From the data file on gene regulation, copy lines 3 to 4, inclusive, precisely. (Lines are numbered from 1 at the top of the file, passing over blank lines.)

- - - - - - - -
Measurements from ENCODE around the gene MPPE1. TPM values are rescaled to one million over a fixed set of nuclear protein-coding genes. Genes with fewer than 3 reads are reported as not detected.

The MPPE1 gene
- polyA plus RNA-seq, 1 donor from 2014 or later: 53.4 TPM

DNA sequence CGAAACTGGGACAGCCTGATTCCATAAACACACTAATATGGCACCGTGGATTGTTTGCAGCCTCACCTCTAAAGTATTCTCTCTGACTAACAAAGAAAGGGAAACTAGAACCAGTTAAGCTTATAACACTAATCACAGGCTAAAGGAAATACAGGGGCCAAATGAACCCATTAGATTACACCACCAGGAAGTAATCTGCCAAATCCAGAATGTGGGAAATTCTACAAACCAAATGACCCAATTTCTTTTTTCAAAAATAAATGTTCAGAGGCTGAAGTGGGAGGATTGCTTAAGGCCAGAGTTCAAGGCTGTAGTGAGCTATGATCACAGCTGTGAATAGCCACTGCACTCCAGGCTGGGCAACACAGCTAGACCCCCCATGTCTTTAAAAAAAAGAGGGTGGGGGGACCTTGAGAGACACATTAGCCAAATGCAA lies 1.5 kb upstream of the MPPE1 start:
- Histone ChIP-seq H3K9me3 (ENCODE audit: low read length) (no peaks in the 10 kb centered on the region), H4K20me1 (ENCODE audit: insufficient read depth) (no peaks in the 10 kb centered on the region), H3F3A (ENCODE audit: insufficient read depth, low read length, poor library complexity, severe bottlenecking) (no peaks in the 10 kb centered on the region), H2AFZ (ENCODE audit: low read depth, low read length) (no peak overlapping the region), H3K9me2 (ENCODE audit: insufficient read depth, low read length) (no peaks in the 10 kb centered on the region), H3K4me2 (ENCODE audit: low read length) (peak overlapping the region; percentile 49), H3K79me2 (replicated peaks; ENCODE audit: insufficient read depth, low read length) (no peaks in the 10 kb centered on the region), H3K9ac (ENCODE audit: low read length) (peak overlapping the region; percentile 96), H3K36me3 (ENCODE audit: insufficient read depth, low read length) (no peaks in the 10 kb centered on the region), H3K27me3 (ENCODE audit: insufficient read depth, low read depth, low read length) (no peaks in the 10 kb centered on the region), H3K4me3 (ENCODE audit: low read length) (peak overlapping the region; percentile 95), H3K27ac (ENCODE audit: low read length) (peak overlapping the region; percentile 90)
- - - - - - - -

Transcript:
- polyA plus RNA-seq, 1 donor from 2014 or later: 53.4 TPM

DNA sequence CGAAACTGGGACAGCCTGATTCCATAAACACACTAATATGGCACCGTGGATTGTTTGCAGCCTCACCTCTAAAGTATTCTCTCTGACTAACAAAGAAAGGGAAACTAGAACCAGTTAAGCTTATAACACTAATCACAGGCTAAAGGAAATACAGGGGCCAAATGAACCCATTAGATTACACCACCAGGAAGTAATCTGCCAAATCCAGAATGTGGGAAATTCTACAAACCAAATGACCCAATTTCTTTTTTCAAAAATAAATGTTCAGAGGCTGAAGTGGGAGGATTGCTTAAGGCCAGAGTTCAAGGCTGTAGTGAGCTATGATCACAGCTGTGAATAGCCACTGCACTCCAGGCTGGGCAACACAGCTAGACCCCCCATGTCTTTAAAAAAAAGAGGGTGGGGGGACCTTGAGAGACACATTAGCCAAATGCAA lies 1.5 kb upstream of the MPPE1 start: